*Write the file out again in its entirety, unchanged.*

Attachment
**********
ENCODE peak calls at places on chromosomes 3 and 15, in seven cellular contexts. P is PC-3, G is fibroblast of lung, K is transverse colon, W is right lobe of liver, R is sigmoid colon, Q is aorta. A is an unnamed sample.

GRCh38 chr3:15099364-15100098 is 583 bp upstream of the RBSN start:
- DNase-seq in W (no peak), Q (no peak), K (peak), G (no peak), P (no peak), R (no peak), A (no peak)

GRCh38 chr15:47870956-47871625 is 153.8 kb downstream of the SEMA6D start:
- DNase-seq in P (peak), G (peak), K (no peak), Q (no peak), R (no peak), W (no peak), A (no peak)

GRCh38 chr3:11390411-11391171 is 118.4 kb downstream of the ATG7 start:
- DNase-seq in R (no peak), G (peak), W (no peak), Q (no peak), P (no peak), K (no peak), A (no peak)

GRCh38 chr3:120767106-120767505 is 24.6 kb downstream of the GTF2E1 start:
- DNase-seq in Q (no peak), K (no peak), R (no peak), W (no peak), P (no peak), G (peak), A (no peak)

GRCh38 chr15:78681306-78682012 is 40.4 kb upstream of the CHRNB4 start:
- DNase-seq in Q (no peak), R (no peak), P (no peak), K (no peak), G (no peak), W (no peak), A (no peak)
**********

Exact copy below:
ENCODE peak calls at places on chromosomes 3 and 15, in seven cellular contexts. P is PC-3, G is fibroblast of lung, K is transverse colon, W is right lobe of liver, R is sigmoid colon, Q is aorta. A is an unnamed sample.

GRCh38 chr3:15099364-15100098 is 583 bp upstream of the RBSN start:
- DNase-seq in W (no peak), Q (no peak), K (peak), G (no peak), P (no peak), R (no peak), A (no peak)

GRCh38 chr15:47870956-47871625 is 153.8 kb downstream of the SEMA6D start:
- DNase-seq in P (peak), G (peak), K (no peak), Q (no peak), R (no peak), W (no peak), A (no peak)

GRCh38 chr3:11390411-11391171 is 118.4 kb downstream of the ATG7 start:
- DNase-seq in R (no peak), G (peak), W (no peak), Q (no peak), P (no peak), K (no peak), A (no peak)

GRCh38 chr3:120767106-120767505 is 24.6 kb downstream of the GTF2E1 start:
- DNase-seq in Q (no peak), K (no peak), R (no peak), W (no peak), P (no peak), G (peak), A (no peak)

GRCh38 chr15:78681306-78682012 is 40.4 kb upstream of the CHRNB4 start:
- DNase-seq in Q (no peak), R (no peak), P (no peak), K (no peak), G (no peak), W (no peak), A (no peak)